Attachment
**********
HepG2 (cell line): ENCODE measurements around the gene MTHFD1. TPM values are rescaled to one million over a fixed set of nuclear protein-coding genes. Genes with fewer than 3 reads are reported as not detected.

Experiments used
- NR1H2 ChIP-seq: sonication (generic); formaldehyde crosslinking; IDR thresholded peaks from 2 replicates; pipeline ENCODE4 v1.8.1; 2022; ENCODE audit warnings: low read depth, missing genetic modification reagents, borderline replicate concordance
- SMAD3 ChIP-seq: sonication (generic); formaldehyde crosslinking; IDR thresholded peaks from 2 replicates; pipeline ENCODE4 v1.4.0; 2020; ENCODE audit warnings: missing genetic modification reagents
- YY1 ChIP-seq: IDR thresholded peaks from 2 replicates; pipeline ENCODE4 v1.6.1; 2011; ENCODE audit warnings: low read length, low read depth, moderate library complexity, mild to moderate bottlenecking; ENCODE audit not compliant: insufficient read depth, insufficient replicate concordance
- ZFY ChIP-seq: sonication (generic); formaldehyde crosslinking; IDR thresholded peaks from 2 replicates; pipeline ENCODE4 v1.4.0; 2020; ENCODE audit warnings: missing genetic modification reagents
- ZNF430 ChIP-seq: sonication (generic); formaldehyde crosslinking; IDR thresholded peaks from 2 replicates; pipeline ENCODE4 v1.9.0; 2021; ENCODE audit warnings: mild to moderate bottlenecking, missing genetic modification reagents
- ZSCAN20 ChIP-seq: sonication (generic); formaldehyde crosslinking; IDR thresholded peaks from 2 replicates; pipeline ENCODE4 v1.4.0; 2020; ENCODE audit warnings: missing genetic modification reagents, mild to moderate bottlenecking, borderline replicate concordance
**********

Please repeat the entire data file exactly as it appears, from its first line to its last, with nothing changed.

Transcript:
HepG2 (cell line): ENCODE measurements around the gene MTHFD1. TPM values are rescaled to one million over a fixed set of nuclear protein-coding genes. Genes with fewer than 3 reads are reported as not detected.

Experiments used
- NR1H2 ChIP-seq: sonication (generic); formaldehyde crosslinking; IDR thresholded peaks from 2 replicates; pipeline ENCODE4 v1.8.1; 2022; ENCODE audit warnings: low read depth, missing genetic modification reagents, borderline replicate concordance
- SMAD3 ChIP-seq: sonication (generic); formaldehyde crosslinking; IDR thresholded peaks from 2 replicates; pipeline ENCODE4 v1.4.0; 2020; ENCODE audit warnings: missing genetic modification reagents
- YY1 ChIP-seq: IDR thresholded peaks from 2 replicates; pipeline ENCODE4 v1.6.1; 2011; ENCODE audit warnings: low read length, low read depth, moderate library complexity, mild to moderate bottlenecking; ENCODE audit not compliant: insufficient read depth, insufficient replicate concordance
- ZFY ChIP-seq: sonication (generic); formaldehyde crosslinking; IDR thresholded peaks from 2 replicates; pipeline ENCODE4 v1.4.0; 2020; ENCODE audit warnings: missing genetic modification reagents
- ZNF430 ChIP-seq: sonication (generic); formaldehyde crosslinking; IDR thresholded peaks from 2 replicates; pipeline ENCODE4 v1.9.0; 2021; ENCODE audit warnings: mild to moderate bottlenecking, missing genetic modification reagents
- ZSCAN20 ChIP-seq: sonication (generic); formaldehyde crosslinking; IDR thresholded peaks from 2 replicates; pipeline ENCODE4 v1.4.0; 2020; ENCODE audit warnings: missing genetic modification reagents, mild to moderate bottlenecking, borderline replicate concordance